I can’t quite believe that my Freshers’ Week was FOUR YEARS AGO. The memories are still as potent to me as the smell of sick that lingered around certain parts of our house that very week. Without further ado, here are some prime excerpts from that last week of September 2008 in Bristol.
Having lived away from my parents’ house prior to going to university, I didn’t want to live in halls with a load of people who didn’t know how to boil pasta (a friend at a different London university had to inform a male halls-mate that water is required to make pasta) or who would go bongo at their first taste of freedom. So I moved into a 16-person university house, which proved to be fortuitously close to the street where most of the departments were. Student services kindly dispatched a few of the previous year’s residents to school us in the way of being freshers, which naturally entailed them goading us into drinking copiously.
I stopped sort-of sob-smelling my pyjamas, extricated myself from my bedroom, and went and lined up in the kitchen with a few other non-committals. We leaned against the cooker rather than sit at the enormous table where most of the house’s boys - who we presciently assumed to be idiots - were lining up the alcohol that their parents had given them to last a term. Foolish parents. Within about ten minutes, a boy called Lewis (who insisted on being called Howard and dressing up as Indiana Jones, and also had that special 50-paces level of B.O.) had attempted to knock back two-thirds of a bottle of vodka, and threw up immediately: on the table, on the cooker, on the feet of those of us lined up by the cooker.
Lewis got carried to bed, and the rest of us went out to a “Hawaiian freshers’ party”. I have never been to Hawaii, but would bet that it doesn’t bear all that much resemblance to sitting in a broiling, grey room in the asbestos-ridden student union while ham and pineapple pizzas sweated under strip lights and second-year boys tried to flap their wangers out of the front of their grass skirts. We left and went to a pub instead.
On returning home, I thought we should check that Lewis hadn’t drowned in a pool of his own sick. He was the first boy to move into a shared bedroom - his roommate would arrive the next day. Poor guy. We walked into the room, and there was no sign of him. Edging closer to his bed, we saw a tremendous pool of vomit atop his sheets. Stepping closer, we found Lewis sprawled on the floor, more sick surrounding him. A few fingers under his nostrils determined that he was breathing, and that he would probably live. More’s the pity: he would go on to invite his 16-year old girlfriend around for “sex parties” (photos on Facebook showed them both in their underwear, brutal scratch marks on each of their backs), and host a New Year’s Eve party when everyone else was away, which resulted in Marmite being spread on the downstairs kitchen ceiling.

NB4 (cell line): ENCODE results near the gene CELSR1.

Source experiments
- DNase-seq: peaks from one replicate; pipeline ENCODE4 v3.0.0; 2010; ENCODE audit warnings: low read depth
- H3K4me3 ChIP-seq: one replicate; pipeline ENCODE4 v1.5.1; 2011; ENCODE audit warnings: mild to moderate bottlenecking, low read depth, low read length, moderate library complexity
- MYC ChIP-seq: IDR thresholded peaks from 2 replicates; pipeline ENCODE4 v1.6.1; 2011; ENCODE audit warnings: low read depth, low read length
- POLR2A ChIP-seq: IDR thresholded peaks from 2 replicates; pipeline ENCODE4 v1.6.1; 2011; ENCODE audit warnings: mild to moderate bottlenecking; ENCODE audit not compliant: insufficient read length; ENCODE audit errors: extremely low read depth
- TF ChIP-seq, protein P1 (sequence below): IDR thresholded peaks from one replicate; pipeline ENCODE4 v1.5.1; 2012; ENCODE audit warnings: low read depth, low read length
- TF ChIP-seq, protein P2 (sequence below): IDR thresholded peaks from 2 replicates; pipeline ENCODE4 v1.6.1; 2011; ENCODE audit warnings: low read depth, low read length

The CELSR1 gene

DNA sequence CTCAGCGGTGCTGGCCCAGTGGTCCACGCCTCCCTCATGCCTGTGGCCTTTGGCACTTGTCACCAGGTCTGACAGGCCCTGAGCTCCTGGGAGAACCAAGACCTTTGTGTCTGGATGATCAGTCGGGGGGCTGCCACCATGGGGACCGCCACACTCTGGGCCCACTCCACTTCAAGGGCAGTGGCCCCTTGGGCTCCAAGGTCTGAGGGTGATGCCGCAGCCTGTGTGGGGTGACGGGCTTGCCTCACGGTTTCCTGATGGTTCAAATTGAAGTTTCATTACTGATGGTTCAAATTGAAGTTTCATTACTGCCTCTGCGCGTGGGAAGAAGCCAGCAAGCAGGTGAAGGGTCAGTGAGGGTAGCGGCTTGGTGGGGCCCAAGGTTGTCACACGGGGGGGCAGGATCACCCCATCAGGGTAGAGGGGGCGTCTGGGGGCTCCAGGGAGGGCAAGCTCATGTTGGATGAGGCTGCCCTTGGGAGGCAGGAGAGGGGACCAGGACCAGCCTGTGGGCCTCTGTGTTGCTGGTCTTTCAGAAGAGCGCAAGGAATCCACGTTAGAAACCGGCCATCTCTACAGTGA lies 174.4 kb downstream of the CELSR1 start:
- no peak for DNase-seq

I skipped the rest of the official Freshers’ Week activities. Other highlights that week entailed a particularly amorous male house member trying to pash off with every female resident, and failing dramatically, and a ferocious game of inter-house Scrabble that ended with everyone getting very drunk on wine and bogling around the kitchen. Freshers’ Fair was also pretty good: I went with my housemate/new friend Leah, and we both took great pleasure in seeing that the gaming society’s (Games Workshop types) table was next to that of cheerleading soc. Genuinely curious, I asked the resident gamer how their games worked. “Do you, y’know, capture each other’s pieces?” He looked at me like I was the kind of idiot who licks sockets for fun. “Err, no, we spend weeks painting these things.”
If you are about to go on Freshers’ Week and were hoping for a moral to this story, it is that you don’t have to neck all the booze and go to all the shitty parties to have a hope in hell of making any friends in your first year. I was lucky enough to live in a house with someone who liked Arrested Development and Bill Callahan, but made other friends through working on the student paper and attending indie soc meetings like a well behaved cardigan-wearer. As the gamers sat next to the cheerleaders at freshers’ fair demonstrated, there is no niche unprovided for at university, and you don’t have to down a “dirty pint” in the hope of finding yours. [/moral]